RSS: How to Use the Internet Without Letting It Use YouPosted 9 June 2020, last edited 13 March 2022 (archive)
This post is ported over from my old website fossegr.im. Ironically, as of writing this I am yet to set up an RSS feed here.
Just use the Internet and don't let it use you
- YouTube commenter
This post is about how I use RSS, and you should, to put the control of the content you consume on you, as opposed to mal-intentioned websites.
The Internet is full of distractions, and why would it not be? Companies profit from your time spent on their website and therefore they want to maximize that time. Over the years they have become quite good at this.
One of the techniques media sites uses to achieve this is creating feedback loops. By repeatedly feeding you more and more content to consume they keep you in for as long as possible. Different sites do this in different ways. In the case of streaming websites such as YouTube new content is suggested and played continuously on the side-bar. Other websites like reddit and twitter do this by continuously appending new content when the user reaches the current end of the webpage.
This is a very inefficient and far from ideal way of consuming media which really only benefits the companies profiting from your attention. But you still wish to consume your media right?
Luckily there is a solution which allows you to not have to rely on the feedback loops of media sites to consume their content.
RSS or Really Simple Syndication is an ancient protocol from the late 90s for subscribing to updates from websites. There are RSS feeds available for lots of websites among which are Hacker News, YouTube and many more. I will get back to how to subscribe to these later on.
The difference between RSS and the feed services offered by media websites is that with this the end user is in control. The way it works is that the websites publishes a feed of content that a RSS client can subscribe to. Then the RSS client can retrieve the feeds and thereon out the feed is in your hands permanently. Your RSS client can process the feed further before displaying it to you if you so prefer.
Setting up an RSS client
To get started with RSS you need an RSS client. I personally use elfeed in Emacs, but any client will do. In this section I will show you how to get started with elfeed. If you do not use Emacs I recommend using another client. Any client will do, but feeder looks like a good start. The only requirement is the ability to subscribe to feeds which all clients by definition satisfy.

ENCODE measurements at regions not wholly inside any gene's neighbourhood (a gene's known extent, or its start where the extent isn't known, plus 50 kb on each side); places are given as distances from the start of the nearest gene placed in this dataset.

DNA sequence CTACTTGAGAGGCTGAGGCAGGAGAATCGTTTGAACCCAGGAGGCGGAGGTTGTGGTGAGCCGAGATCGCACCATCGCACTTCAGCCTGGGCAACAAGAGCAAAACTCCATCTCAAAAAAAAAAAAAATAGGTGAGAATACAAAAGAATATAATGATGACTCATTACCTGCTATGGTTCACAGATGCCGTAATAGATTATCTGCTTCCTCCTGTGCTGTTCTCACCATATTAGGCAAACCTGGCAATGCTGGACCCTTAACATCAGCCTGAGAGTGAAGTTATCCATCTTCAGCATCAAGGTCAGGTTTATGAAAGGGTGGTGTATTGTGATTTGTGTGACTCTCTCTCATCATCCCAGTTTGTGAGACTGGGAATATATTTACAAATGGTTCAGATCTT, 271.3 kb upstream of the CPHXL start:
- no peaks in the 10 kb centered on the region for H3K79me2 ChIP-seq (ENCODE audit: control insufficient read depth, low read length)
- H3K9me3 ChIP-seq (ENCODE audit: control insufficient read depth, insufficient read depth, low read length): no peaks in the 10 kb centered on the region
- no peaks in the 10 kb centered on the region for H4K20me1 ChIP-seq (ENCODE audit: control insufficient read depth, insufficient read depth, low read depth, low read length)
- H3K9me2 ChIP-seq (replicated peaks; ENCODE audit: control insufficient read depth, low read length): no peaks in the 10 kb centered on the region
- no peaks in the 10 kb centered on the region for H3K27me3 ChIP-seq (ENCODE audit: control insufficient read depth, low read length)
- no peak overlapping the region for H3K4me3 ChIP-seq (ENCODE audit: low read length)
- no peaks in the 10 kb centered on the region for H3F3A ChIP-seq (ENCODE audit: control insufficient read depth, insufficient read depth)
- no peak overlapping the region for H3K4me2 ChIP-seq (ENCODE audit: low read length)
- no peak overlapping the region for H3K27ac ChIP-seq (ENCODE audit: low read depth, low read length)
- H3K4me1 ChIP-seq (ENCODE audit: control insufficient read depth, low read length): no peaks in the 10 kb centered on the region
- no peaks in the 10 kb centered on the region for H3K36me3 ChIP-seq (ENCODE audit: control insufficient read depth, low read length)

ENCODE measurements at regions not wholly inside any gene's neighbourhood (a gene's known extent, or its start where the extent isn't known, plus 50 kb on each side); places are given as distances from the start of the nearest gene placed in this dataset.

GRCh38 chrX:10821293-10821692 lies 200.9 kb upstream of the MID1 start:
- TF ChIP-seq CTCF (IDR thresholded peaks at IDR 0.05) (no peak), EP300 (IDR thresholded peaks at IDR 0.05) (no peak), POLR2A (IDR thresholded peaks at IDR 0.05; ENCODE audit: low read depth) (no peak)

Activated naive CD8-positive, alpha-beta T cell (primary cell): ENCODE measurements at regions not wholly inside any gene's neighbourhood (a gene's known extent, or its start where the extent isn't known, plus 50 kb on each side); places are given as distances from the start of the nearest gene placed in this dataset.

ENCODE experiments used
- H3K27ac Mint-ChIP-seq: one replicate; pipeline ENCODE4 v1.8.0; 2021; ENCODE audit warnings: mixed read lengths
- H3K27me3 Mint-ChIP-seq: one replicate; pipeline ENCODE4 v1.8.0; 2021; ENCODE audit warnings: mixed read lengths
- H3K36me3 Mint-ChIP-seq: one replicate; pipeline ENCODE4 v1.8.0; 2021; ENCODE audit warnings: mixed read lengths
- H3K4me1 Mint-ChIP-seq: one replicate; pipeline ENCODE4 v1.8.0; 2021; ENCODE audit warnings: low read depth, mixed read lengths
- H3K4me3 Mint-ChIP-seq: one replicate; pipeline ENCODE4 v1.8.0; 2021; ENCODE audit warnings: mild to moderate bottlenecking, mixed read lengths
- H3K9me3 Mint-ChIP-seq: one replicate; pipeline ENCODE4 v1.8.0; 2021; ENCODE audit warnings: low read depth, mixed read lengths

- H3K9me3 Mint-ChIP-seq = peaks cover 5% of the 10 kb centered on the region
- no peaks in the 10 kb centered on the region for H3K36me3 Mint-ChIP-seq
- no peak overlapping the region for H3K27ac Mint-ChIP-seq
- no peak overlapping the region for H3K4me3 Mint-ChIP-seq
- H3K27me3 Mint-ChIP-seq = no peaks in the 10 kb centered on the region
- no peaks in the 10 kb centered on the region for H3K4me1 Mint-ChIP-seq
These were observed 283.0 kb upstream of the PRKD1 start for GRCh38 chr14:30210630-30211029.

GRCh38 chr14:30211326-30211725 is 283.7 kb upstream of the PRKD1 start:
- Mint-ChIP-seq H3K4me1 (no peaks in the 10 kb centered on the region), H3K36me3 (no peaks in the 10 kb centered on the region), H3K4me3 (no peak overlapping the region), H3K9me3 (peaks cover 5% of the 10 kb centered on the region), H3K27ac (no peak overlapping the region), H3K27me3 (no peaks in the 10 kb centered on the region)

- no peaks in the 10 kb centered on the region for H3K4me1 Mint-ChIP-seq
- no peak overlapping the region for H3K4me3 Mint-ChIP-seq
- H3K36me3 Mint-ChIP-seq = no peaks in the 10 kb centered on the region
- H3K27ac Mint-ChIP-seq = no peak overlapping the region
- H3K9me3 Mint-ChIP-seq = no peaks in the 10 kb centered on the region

If you use Doom Emacs installation is done by uncommenting the RSS package in
~/.doom.d/init.el and reloading Doom with
SPC h r r.
Otherwise you can install the elfeed package directly from Melpa using use-package or any other method you would like.
Thereafter you can set the
elfeed-feeds variable to a list of the feeds you want.
(setq elfeed-feeds '(feed-1 feed 2 ...))
You can view your feeds with
M-x elfeed and update them with
Subscribing to websites
Now that we are set up with a RSS client need to add some feeds to it.
As said earlier we will set up feeds to my Hacker News and YouTube.
Setting up feeds for Hacker News is simple. Simply subscribe to the feed. This feed is equivalent to the current front page of Hacker News.
YouTube maintains RSS feeds for all channels and playlists. Getting the URLs is not intuitive, but easy none-the-less.
The RSS feed URL of a channel is the channel id appended to
https://www.youtube.com/feeds/videos.xml?channel_id=. The channel id is usually found at the end of a normal channel URL as illustrated in this screenshot:
For example the RSS feed URL of NDC Conferences is https://www.youtube.com/feeds/videos.xml?channel_id=UCTdw38Cw6jcm0atBPA39a0Q.
If the URL at the channel page contains the channel name instead of the channel id(which is often the case with popular channels), you can find the channel id by first opening the channel and then copying the link that goes back to the channel. That's a little unclear so here's a video demonstration of how to do so:
To get a playlist RSS feed URL the process is similar.
The RSS feed URL of a playlist is the playlist id appended to
https://www.youtube.com/feeds/videos.xml?playlist_id=. The playlist id is found at the end of a normal playlist URL as illustrated in the screenshot.
For example the RSS feed URL of Protesilaos' Emacs playlist is https://www.youtube.com/feeds/videos.xml?playlist_id=PL8Bwba5vnQK14z96Gil86pLMDO2GnOhQ6.
There are many other websites supporting RSS. In my experience most websites worth using has either first or third party RSS feeds available.